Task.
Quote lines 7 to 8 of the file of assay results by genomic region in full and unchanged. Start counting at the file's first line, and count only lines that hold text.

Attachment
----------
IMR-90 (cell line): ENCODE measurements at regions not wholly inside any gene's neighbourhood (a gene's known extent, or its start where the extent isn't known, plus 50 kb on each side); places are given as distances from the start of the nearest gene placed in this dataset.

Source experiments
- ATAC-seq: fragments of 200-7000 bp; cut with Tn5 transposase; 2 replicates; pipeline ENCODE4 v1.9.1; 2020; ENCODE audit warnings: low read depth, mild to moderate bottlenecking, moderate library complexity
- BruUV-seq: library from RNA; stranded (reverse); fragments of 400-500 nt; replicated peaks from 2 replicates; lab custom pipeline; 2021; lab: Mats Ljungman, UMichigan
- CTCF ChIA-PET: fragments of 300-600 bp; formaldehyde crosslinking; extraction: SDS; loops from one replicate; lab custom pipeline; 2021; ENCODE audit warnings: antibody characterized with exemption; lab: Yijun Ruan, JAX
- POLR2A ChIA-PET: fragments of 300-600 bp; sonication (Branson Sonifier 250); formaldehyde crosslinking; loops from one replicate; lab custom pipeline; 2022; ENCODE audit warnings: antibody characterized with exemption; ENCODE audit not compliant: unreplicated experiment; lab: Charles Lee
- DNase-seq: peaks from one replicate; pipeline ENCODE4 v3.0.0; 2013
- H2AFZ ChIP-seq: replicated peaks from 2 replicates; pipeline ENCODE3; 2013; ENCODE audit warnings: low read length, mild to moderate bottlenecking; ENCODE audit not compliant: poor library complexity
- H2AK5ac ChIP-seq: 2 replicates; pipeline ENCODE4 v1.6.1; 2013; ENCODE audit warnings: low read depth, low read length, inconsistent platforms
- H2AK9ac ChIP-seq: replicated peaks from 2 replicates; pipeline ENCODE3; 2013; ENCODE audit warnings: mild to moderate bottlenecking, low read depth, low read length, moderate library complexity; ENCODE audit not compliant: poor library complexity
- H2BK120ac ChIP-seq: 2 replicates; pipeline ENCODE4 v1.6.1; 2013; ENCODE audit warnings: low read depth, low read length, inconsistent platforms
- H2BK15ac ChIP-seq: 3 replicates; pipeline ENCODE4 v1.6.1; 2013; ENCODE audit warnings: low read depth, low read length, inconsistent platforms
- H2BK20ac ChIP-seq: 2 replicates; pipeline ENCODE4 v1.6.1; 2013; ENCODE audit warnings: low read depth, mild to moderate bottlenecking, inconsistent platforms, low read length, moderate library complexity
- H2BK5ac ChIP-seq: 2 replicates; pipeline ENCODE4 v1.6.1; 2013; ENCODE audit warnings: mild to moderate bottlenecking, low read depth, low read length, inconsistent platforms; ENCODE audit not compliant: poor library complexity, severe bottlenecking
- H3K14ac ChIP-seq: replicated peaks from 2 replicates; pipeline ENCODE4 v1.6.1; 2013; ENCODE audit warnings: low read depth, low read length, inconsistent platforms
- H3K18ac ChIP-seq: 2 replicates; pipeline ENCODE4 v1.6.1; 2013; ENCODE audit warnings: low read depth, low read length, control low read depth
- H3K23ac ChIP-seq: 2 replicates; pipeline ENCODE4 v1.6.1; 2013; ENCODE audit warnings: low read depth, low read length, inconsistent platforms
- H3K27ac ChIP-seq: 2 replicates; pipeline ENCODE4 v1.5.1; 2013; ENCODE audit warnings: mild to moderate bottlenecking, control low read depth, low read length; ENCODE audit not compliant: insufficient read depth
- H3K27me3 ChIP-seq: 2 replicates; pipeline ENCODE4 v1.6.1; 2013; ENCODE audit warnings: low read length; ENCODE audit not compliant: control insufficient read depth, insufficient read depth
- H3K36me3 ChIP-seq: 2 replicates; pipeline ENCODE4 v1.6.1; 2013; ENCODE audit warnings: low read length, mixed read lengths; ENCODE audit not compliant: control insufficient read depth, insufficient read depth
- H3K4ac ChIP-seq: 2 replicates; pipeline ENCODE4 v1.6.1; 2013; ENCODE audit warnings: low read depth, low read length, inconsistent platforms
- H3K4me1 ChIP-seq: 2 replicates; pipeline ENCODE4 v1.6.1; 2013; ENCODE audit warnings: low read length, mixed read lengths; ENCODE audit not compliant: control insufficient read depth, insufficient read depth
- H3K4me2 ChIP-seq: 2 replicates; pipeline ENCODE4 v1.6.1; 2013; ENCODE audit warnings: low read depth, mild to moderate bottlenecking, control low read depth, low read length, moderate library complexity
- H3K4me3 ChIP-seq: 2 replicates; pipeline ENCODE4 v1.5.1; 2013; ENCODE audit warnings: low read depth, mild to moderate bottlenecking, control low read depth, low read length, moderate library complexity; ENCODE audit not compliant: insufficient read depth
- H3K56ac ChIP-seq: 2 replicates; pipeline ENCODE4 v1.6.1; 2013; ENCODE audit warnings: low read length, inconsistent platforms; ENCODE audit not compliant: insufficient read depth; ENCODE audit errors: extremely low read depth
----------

- DNase-seq: peaks from one replicate; pipeline ENCODE4 v3.0.0; 2013
- H2AFZ ChIP-seq: replicated peaks from 2 replicates; pipeline ENCODE3; 2013; ENCODE audit warnings: low read length, mild to moderate bottlenecking; ENCODE audit not compliant: poor library complexity